Social enterprise Pollinate Energy has provided 20,000 urban poor families with affordable, green energy
Based in India and Australia, Pollinate Energy sells affordable products to India’s urban poor communities, who traditionally have a difficult time getting loans.
In 2012, six young Australians — Jamie Chivers, Monique Alfris, Ben Merven, Katerina Kimmorley, Emma Colenbrander, and Alexie Seller — came together to see if they could find a way for children living in a slum in North Bengaluru, to have light to study.
Initially, the co-founders worked with another Australian social business, 40K Home — an enterprise focussed on providing education to a small migrant community living on the outskirts of Bengaluru. The co-founders focussed their efforts on finding a business model for three slums, but quickly realised there were hundreds of other slum communities that needed their help.
After speaking to suppliers and micro-finance organisations, they realised that no one was willing to provide a solution for these families – they were seen as too poor, and too risky. So, the co-founders decided to start Pollinate Energy and moved to India to set up operations. The co-founders started with a pilot of 100 solar lights, and once they reached that milestone, they knew they had something that worked.
What began as a trial of solar lights in a northern Bengaluru makeshift community, replacing dangerous, unhealthy and costly kerosene, and became an immediate success. Today, Pollinate Energy is a thriving social business, with the purpose of improving the health, safety, quality of life and cost of living of the urban poor in India through the sale of life-changing products. The also brings about wins for the wider community and the environment.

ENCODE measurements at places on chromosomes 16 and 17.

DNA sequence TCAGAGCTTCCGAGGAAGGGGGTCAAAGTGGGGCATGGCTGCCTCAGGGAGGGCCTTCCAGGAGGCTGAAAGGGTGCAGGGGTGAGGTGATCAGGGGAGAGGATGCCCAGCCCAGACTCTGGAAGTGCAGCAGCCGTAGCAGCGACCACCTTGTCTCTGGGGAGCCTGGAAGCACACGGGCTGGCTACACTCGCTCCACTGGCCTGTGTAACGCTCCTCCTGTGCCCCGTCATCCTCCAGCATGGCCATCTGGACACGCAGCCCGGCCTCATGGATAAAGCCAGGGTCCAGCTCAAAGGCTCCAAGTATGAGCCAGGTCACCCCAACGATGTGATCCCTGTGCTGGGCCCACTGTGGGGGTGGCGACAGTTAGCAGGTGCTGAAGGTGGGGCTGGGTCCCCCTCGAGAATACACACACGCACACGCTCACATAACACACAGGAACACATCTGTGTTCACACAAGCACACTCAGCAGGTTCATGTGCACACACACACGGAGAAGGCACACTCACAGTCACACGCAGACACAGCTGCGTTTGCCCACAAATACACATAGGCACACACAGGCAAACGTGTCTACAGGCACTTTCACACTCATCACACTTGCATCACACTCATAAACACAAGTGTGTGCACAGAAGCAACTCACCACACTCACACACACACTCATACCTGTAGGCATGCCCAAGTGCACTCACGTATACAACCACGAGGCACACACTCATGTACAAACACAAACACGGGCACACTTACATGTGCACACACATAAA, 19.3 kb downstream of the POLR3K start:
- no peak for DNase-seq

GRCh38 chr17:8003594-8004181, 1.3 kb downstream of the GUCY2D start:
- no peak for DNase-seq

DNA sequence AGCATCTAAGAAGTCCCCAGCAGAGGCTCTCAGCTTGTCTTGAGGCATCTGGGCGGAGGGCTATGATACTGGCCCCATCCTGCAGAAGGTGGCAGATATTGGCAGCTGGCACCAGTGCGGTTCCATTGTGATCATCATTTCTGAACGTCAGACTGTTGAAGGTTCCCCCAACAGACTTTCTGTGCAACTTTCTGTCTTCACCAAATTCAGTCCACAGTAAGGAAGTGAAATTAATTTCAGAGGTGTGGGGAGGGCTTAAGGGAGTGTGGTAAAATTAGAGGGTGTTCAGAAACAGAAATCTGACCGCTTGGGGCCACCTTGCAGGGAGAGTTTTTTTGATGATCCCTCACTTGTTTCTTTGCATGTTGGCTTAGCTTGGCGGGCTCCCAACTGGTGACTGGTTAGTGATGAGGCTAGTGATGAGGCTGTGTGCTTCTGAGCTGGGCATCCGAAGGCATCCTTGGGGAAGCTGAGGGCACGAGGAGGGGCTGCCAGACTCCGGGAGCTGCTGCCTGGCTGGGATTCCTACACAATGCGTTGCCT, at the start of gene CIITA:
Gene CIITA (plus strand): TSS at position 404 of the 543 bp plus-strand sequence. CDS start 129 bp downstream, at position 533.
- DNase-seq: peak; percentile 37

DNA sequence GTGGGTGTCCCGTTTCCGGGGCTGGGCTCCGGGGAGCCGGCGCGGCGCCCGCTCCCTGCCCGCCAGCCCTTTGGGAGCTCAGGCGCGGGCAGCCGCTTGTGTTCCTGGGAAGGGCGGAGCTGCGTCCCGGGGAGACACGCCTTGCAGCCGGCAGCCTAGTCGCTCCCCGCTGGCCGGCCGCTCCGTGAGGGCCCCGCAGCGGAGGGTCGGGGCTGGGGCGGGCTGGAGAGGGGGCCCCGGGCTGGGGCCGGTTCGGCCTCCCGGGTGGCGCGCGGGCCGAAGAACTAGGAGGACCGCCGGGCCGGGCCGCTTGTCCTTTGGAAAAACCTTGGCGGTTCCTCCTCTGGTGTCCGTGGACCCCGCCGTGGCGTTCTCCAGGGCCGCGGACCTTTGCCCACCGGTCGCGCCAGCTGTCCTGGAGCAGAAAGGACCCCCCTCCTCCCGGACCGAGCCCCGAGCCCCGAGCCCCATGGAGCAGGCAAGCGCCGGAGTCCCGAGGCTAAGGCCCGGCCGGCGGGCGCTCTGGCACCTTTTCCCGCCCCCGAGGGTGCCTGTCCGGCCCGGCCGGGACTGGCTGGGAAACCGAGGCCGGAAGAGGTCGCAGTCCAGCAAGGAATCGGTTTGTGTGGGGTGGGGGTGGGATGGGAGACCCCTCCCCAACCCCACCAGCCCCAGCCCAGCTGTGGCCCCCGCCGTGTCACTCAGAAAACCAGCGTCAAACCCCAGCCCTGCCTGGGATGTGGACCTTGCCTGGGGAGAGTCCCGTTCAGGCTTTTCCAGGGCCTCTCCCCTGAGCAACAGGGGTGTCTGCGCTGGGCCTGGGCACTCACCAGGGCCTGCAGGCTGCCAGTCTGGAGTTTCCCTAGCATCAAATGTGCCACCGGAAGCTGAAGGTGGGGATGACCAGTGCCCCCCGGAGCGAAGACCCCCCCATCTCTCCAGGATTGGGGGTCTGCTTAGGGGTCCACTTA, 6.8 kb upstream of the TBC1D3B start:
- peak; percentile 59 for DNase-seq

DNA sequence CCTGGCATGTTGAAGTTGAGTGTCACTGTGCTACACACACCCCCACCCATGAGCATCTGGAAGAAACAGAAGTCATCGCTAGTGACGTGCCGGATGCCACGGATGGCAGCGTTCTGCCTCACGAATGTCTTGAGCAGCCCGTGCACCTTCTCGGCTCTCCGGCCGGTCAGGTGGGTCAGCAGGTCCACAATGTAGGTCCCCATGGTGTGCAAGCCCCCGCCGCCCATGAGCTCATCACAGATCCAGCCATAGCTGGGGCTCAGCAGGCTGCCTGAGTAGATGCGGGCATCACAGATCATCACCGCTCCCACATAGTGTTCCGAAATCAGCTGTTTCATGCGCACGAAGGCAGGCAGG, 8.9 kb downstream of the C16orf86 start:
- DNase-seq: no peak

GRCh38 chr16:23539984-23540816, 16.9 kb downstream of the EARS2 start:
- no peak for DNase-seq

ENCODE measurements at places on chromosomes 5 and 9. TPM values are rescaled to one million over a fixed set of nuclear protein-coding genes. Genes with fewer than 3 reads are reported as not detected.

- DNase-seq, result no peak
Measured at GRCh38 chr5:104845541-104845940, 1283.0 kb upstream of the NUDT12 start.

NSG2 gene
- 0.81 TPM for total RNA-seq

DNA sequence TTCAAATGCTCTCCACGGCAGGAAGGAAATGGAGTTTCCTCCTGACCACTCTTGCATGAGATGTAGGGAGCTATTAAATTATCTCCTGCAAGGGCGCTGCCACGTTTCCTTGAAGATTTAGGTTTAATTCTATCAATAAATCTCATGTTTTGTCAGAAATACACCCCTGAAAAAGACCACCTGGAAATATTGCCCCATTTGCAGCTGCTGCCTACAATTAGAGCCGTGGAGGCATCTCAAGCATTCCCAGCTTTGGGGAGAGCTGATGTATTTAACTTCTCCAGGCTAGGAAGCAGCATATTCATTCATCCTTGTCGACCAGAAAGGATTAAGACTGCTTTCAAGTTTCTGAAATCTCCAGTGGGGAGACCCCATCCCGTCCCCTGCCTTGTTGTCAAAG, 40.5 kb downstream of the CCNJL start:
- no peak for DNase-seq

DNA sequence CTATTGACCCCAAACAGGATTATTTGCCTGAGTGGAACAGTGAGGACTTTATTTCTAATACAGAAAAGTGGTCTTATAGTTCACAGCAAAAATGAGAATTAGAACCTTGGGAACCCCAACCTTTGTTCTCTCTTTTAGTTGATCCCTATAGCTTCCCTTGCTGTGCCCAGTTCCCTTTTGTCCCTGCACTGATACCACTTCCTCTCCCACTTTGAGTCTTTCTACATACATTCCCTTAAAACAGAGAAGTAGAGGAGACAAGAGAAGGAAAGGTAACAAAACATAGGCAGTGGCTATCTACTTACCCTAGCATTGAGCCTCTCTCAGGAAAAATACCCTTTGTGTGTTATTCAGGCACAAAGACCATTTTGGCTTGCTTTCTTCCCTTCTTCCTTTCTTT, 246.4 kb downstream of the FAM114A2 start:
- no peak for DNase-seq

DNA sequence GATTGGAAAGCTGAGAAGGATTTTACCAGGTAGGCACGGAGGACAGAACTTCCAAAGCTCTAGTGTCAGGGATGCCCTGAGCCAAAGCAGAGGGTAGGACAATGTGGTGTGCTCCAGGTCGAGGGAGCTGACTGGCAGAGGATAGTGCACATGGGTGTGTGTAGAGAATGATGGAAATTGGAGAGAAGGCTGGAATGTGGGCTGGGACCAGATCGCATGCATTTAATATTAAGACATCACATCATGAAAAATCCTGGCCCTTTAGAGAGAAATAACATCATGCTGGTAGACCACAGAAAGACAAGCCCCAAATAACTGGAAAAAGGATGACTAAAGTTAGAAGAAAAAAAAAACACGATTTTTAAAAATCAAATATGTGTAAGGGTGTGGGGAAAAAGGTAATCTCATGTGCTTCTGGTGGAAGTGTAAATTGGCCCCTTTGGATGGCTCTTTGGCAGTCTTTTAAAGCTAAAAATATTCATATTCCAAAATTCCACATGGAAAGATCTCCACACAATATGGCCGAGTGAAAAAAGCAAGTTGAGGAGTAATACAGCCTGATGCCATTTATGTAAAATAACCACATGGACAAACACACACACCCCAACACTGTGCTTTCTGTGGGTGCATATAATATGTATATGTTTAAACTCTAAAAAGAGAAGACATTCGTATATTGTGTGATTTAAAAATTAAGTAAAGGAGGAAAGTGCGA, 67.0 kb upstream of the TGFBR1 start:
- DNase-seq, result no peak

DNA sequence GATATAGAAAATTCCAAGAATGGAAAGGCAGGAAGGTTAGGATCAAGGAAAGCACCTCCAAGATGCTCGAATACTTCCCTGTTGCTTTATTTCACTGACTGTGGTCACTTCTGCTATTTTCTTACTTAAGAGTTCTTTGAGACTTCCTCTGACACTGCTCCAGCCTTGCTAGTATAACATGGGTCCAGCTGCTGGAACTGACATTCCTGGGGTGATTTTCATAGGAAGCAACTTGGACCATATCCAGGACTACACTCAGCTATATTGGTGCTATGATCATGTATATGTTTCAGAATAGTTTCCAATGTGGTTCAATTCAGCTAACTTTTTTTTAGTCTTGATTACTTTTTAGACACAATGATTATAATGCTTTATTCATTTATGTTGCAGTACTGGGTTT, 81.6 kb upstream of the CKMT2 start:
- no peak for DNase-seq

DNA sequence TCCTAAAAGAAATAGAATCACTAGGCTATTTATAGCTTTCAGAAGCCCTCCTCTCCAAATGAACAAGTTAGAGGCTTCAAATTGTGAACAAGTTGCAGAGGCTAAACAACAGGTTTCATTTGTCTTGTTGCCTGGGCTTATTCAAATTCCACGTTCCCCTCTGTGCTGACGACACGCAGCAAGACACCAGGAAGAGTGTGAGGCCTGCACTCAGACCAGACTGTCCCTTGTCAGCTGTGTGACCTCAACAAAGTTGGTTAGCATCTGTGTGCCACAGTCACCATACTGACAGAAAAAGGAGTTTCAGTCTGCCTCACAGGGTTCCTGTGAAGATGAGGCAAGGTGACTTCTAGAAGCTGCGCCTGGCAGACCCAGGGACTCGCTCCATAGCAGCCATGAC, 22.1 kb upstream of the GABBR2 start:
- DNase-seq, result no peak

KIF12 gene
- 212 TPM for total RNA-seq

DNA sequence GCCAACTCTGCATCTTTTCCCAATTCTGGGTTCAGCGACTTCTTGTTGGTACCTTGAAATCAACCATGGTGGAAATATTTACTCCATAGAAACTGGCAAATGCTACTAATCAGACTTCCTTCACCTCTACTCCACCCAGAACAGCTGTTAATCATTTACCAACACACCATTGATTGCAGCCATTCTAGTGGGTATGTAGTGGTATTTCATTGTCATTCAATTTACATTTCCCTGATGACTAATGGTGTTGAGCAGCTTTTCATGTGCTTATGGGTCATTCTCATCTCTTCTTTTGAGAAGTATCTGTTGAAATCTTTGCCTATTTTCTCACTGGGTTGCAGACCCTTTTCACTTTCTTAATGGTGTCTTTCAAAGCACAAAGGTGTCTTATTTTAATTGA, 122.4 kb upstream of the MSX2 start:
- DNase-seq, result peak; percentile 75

Alexie, Co-founder and CEO of Pollinate Energy, shares,
“It's been a massive learning curve. At the beginning, all co-founders were incredibly good at learning new skills, diving in the deep end, and just doing what needed to be done. However, we found ourselves at a point of transition where we needed more experienced people to lift the company to the next level. We are proud to have seen both our Indian and Australian teams expand!”
Currently, Pollinate Energy offers a range of products, including large solar home systems, water filters, solar fans, clean cookstoves, mobile phones and mosquito nets. In order to continue making the products accessible to families at the “bottom of the pyramid,” they have introduced new pay-as-you-go (PAYG) solar technology, which acts like a prepaid SIM card.
So far, Pollinate Energy has provided 27,298 products to over 20,000 families, impacting the lives of more than 123,602 people living in slums. Pollinate Energy now operates across five Indian cities — Bengaluru, Hyderabad, Kolkata, Lucknow, and Kanpur. It operates as not-for-profit in Australia, and operates as a social enterprise (registered as an LLP) in India. The products are manufactured by the B-Corp certified organisation Greenlight Planet, which owns manufacturing facilities in China, and some lights are assembled in East Africa and India. Pollinate Energy’s flagship product, SunKing Pro2 generally sells at Rs 3,000 paid over five to 12 weeks on a payment plan.